The city of San Diego settled charges with the Securities and Exchange Commission for failing to disclose to investors important information about its pension and retiree health care obligations when it sold municipal bonds in 2002 and 2003. Under the settlement, the city agreed to cease and desist from future securities fraud violations and to retain an independent consultant for three years. The city was not fined for the violations.
“This action signifies our resolve to hold state and local governments accountable when they commit fraud while seeking to borrow the public’s money,” said Linda Chatman Thomsen, the director of the SEC’s Enforcement Division, in a statement. The SEC issued an order finding that city officials failed to disclose that San Diego’s unfunded liability to its pension plan was projected to dramatically increase, growing from $284 million at the beginning of fiscal year 2002 to an estimated $2 billion by 2009. Furthermore, the city’s liability for retiree health care was another estimated $1.1 billion.
The order also pointed out that officials failed to disclose that the city had been intentionally under-funding its pension obligations so that it could increase pension benefits but defer the costs. As a result, said the SEC, San Diego would face severe difficulty funding its future pension and retiree health care obligations unless new revenues were obtained, pension and health care benefits were reduced, or city services were cut.
The order further found that the city knew or was reckless in not knowing that its disclosures were materially misleading. In fact, the SEC found that the municipality disseminated the misleading statements in three ways: in the offering documents for five municipal bond issues in 2002 and 2003; to the agencies that gave the city its credit rating for the municipal bonds; and in its continuing disclosure statements, which described the city’s financial condition and were provided by the city to the municipal securities market with respect to prior city bond offerings.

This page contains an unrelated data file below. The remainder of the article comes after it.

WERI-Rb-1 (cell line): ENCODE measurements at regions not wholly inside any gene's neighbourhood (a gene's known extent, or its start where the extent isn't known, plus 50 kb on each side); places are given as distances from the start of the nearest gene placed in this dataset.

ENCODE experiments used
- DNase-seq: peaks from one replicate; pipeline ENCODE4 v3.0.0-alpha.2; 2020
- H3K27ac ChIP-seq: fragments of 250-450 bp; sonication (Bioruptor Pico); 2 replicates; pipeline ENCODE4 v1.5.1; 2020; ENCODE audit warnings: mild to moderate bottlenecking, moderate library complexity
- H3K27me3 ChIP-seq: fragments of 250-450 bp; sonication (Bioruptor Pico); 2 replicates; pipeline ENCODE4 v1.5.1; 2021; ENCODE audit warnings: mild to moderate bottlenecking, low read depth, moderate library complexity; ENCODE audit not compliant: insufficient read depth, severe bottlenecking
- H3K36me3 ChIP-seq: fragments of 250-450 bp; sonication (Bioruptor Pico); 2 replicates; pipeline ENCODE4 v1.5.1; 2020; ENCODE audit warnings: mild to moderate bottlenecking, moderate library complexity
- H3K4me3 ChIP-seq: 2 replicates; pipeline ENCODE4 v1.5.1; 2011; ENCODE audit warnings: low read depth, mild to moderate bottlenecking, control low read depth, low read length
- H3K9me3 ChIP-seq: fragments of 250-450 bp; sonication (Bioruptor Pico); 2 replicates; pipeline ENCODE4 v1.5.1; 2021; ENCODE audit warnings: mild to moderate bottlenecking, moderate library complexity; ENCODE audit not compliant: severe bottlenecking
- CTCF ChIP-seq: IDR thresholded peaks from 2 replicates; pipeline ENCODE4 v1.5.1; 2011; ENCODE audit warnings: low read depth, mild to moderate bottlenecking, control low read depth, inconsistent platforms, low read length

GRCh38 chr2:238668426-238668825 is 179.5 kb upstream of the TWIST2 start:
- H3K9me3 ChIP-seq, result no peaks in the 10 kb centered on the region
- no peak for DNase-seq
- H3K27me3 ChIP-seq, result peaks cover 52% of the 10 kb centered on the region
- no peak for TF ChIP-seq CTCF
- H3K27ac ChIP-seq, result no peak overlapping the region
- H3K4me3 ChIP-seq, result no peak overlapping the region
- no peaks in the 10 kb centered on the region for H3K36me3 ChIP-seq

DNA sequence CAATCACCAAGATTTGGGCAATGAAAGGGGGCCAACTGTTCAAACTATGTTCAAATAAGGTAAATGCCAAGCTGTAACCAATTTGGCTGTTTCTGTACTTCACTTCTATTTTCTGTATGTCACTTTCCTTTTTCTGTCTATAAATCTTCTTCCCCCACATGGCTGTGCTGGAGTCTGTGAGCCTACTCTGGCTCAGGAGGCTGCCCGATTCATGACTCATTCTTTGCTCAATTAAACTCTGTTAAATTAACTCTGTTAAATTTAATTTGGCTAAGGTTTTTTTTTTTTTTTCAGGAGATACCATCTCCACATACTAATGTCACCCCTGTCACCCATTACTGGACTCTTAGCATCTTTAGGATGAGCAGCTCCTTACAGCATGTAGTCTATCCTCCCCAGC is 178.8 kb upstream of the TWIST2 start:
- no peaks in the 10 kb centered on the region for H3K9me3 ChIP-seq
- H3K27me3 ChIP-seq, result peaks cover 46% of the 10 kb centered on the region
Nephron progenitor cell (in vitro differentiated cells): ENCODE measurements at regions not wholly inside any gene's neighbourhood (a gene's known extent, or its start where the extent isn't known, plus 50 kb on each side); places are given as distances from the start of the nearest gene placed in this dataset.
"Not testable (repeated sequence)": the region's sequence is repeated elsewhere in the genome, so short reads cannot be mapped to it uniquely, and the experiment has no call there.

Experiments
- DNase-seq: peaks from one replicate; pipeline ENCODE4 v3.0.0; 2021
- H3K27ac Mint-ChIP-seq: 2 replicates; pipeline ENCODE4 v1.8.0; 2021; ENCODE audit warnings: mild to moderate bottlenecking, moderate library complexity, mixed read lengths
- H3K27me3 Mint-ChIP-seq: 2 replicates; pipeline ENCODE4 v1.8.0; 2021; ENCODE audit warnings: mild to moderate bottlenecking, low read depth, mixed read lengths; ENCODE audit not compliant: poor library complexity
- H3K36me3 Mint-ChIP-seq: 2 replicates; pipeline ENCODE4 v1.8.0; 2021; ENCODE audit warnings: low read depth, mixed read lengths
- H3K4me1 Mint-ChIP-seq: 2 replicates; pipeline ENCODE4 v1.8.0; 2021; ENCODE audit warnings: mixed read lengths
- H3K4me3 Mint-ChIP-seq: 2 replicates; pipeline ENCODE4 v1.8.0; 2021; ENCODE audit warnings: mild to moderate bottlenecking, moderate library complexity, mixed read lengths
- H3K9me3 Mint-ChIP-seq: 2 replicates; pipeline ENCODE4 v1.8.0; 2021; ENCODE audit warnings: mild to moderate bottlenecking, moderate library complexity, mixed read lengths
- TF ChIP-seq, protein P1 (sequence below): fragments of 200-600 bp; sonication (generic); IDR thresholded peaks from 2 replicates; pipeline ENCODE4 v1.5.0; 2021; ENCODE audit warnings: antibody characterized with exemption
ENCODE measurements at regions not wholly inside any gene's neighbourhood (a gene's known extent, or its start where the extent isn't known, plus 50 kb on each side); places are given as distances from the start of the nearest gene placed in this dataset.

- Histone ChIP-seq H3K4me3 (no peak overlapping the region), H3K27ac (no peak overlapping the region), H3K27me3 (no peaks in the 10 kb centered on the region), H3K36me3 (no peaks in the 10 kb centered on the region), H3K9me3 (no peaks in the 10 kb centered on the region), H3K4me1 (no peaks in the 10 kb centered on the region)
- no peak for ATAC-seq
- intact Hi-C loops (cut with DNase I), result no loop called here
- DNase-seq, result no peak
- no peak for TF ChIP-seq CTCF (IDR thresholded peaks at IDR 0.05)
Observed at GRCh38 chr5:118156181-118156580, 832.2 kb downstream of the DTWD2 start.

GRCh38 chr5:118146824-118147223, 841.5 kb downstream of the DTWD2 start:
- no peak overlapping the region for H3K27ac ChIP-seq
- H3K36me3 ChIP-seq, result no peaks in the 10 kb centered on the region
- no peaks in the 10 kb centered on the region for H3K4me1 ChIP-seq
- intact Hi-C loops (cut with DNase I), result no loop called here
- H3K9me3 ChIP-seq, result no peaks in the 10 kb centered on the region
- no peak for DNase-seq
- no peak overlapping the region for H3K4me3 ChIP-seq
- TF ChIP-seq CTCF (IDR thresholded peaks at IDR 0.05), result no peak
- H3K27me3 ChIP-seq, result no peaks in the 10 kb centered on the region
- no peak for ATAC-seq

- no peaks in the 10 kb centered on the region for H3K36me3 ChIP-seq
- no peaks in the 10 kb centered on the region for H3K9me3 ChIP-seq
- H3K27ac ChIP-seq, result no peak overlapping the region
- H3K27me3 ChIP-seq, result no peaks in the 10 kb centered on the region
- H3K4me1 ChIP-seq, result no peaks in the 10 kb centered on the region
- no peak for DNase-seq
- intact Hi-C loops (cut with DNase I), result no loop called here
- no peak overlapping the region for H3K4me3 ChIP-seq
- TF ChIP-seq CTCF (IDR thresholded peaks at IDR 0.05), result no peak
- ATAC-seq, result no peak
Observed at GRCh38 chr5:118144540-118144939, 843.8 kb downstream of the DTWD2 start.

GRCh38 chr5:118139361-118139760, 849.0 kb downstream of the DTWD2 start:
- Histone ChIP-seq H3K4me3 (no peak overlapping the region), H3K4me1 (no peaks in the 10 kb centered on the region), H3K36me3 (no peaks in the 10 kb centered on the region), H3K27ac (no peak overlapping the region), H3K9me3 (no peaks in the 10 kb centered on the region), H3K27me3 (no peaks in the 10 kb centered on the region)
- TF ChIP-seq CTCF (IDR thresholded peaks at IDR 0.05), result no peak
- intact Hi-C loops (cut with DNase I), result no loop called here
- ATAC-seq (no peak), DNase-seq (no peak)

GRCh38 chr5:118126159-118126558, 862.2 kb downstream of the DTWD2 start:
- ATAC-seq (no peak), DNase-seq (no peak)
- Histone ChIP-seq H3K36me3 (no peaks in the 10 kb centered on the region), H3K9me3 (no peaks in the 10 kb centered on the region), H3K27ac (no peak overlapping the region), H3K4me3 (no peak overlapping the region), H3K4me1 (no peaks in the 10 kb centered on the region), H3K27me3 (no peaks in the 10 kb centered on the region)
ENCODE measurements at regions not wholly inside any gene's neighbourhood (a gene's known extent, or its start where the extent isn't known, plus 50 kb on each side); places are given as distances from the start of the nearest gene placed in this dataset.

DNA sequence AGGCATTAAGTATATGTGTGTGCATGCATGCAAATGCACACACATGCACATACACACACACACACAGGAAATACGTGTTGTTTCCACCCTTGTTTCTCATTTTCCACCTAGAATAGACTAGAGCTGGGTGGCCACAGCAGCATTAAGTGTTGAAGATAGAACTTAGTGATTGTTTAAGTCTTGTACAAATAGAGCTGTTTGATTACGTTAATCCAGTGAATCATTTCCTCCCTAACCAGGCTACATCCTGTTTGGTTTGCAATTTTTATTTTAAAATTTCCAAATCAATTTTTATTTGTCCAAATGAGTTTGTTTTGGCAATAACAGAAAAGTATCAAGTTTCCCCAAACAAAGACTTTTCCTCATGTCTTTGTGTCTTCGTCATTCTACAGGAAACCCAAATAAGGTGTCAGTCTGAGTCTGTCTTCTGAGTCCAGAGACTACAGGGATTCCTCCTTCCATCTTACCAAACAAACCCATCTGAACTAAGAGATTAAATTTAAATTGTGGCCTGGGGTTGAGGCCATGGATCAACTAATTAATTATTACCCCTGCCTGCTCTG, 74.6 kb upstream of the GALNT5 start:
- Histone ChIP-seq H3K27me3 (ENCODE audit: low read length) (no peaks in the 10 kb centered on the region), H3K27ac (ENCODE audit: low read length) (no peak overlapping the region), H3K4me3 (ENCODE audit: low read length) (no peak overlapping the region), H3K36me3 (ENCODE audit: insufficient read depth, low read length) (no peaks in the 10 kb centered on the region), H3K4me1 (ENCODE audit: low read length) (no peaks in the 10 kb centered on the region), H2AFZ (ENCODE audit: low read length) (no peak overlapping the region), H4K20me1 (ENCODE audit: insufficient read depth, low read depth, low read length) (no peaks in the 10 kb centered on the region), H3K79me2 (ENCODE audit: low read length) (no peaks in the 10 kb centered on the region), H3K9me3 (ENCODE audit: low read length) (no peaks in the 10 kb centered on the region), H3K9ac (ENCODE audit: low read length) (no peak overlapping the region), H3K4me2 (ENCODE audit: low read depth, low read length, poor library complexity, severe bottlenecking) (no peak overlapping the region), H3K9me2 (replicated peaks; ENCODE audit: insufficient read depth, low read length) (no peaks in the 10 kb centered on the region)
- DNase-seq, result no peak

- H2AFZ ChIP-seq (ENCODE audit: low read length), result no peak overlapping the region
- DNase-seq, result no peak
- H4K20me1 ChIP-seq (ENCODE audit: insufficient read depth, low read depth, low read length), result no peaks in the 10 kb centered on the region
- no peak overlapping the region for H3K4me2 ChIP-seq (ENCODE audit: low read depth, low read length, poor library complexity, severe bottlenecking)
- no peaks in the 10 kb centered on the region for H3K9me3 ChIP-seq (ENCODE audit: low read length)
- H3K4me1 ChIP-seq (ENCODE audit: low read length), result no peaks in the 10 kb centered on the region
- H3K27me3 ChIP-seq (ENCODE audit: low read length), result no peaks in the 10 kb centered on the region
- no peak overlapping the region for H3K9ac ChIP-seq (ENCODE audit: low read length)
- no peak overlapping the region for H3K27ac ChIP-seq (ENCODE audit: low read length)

Randall R. Lee, the Regional Director of the SEC’s Pacific Regional Office in Los Angeles, noted that an independent consultant would be appointed to oversee San Diego’s investment programs that access the public markets. The independent consultant is expected to review and assess San Diego’s policies, procedures, and internal controls regarding disclosures relating to municipal bond offerings. That includes conducting annual reviews for a three-year period, and making recommendations to assure that the city’s disclosures obligations comply with federal securities laws.